Week 15: MDG and Zambia

Center for Global Development (CGD) analyses trends of countries of how they have fared against the eight core Millennium Development Goals (MDG) targets: extreme poverty, hunger, education, gender, child mortality, maternal mortality, HIV/AIDS, and water. The key findings include:

  • Capture

    Map of world with progress scores

    Low- Versus Middle-Income Country Performance

  • Indicator Performance Trends
  • Country Changes
  • Absolute Country Performance
  • Data Challenges

Zambia Progress Report (CGD)

Low-income countries, such as Zambia, progress toward the MDGs improved modestly while middle income countries’ performance declined.  Low-income countries improved, on average on four core MDG targets: extreme poverty, hunger, HIV/AIDS, and child mortality.  Yet, performance declined modestly for three core targets: education, gender equality, and child mortality.

Zambia received a score of 2.5 out of 8 on their MDG progress. The score is set up by a scale of 0 to 1. The scorecard on the left shows the MDG progress for Zambia, according to the data from Center for Global Development

  • 0 = Not met the MDG requirement
  • 0.5 = Not met but close to meeting the MDG requirement
  • 1 = Met the MDG requirement

Another source of MDG indicators is the MDG Progress Reports for each country provided by the United Nations Development Programme.  The latest report and data is from 2013.  Overall the progress to reach the targets is encouraging, yet Zambia is still confronted by challenges that hold back key policy and institutional reforms, and consequently the overall pace of implementation.

Map of Zambia

MDG 1: Extreme poverty is decreasing but at a very slow rate.  For MDG 1, different organization have presented different results about Zambia’s performs with eradicating extreme poverty.  I believe part of the problem is how you measure extreme poverty and where it occurs.  Although the proportion of Zambian living in extreme poverty has declined in the past decade, the proportion of rural Zambians in extreme poverty has increased.

MDG 2: Universal primary education is within reach. Zambia has made steady progress on primary school enrolment, which has increased from 80 percent in 1990 to 93 7 percent in 2010. The improvement can be linked to the boost in primary education infrastructure and the introduction of free education.

MDG 3: Gender equality and the empowerment of women require special measures.  On the positive, Zambia is on track to achieve gender parity in primary school enrollment as well as in literacy among 15-24-year old.  The negative is the country has moved backwards on women’s participation in government in both local councils.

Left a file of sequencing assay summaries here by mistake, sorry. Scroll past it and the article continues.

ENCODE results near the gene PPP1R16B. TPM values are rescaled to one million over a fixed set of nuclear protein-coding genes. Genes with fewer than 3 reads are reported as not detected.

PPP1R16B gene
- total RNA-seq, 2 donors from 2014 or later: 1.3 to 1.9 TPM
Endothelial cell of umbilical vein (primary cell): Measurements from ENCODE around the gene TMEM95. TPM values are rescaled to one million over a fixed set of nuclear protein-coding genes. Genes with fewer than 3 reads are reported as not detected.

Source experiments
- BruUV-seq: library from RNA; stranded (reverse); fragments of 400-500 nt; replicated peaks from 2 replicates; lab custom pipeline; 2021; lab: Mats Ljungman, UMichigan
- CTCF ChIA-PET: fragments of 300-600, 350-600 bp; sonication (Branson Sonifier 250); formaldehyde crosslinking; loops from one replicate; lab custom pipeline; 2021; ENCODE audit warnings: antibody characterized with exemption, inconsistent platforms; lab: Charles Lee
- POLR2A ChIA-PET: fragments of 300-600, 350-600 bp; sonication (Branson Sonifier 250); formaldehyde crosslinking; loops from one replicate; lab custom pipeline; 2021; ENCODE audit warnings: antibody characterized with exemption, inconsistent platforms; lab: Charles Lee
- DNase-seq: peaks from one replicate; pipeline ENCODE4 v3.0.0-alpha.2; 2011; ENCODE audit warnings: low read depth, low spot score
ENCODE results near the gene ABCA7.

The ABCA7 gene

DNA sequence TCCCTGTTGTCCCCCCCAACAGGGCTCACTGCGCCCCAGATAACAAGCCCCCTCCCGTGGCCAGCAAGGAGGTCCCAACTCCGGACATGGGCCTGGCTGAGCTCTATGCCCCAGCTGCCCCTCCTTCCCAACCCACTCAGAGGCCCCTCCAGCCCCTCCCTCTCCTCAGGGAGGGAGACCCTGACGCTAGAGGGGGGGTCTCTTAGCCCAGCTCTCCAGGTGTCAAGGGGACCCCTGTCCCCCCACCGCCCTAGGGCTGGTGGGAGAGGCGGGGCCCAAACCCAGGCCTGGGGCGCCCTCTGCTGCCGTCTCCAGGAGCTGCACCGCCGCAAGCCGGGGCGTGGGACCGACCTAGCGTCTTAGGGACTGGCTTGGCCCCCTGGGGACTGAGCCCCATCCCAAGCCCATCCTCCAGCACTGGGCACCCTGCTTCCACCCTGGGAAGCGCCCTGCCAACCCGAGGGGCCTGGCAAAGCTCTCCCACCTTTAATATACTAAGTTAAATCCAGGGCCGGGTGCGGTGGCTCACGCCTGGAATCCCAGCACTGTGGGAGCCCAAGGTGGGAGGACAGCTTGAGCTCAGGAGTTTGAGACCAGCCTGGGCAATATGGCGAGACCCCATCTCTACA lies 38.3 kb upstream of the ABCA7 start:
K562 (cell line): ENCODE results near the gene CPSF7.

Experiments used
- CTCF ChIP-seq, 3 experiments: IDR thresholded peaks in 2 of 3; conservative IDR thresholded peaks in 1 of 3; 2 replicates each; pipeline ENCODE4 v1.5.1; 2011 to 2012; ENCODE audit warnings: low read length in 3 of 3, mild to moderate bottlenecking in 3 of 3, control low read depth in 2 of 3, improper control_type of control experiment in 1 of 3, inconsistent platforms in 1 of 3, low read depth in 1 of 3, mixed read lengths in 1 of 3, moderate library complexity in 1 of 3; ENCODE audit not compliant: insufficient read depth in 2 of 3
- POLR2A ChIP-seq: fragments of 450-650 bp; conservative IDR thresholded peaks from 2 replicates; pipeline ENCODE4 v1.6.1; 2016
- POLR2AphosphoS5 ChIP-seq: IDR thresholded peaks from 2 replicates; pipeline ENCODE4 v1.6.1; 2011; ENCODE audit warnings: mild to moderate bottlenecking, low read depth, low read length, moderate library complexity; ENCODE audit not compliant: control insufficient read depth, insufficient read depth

Children of Zambia

MDG 4: Child mortality remains high.  Child mortality has declined by almost 30 percent since 1992, but is still unacceptable high. The mortality rate of children under five dropped from 190.7 deaths per 1,000 live births in 1992 to 137.6 per 1000 live births in 2010.

MDG 5: Improving maternal health requires renewed emphasis.   Although maternal mortality in Zambia has been falling, the decline is insufficient to reach the 2015 target of 162.3 deaths per 100,000 live births.   Interventions that have been successful, and need to be scaled up, include improved use of contraception for birth spacing, prevention of early marriages, and the deployment of more trained midwives and birth attendants.

MDG 6: Gains on HIV&AIDS, malaria and other major diseases must not be lost.  Zambia has already surpassed the MDG target for number of Zambians infected with HIV.  Therefore, the focus must be redirected to prevention.  The fact that HIV incidence is higher in women than in men demonstrates that the underlying causes of income and gender inequality need to be addressed as well.

MDG 7: Gaining lost ground on environmental sustainability.  Land covered by forests in Zambia reduced from 59.8 percent in 1990 to 49.9 percent in 2010. This decline stems from over-exploitation through logging for wood fuel and encroachment for agriculture and settlements.  Zambia has however observed improvements in the provision of clean water, although the proportion of the population without access to improved sanitation facilities is not getting any better.

MDG 8: An evolving global partnership for development as Zambia transitions to a middle-income country.  Zambia has implemented reforms since the 1990s that have seen the development of a fairly open, rule-based, predictable and non-discriminatory trading and financial system.  The country has also graduated from a low-income to a lower middle-income country, which means the country now has less access to concessional lending and overseas development assistance.

My main critique of the MDG is how expansive they are in scope.  The goals try to tackle development of lower income countries by trying to improve every aspect of development at once.  The two focuses of the development goals should be economics and education.  Stronger partnerships and domestic financing, with strong support from the private sector, are key to furthering improvements in living standards.  In previous post, the overall theme in regards to promotion of gender equality and empowerment of women comes down to education.  Education in turn will improve health and ultimately, the quality of life.

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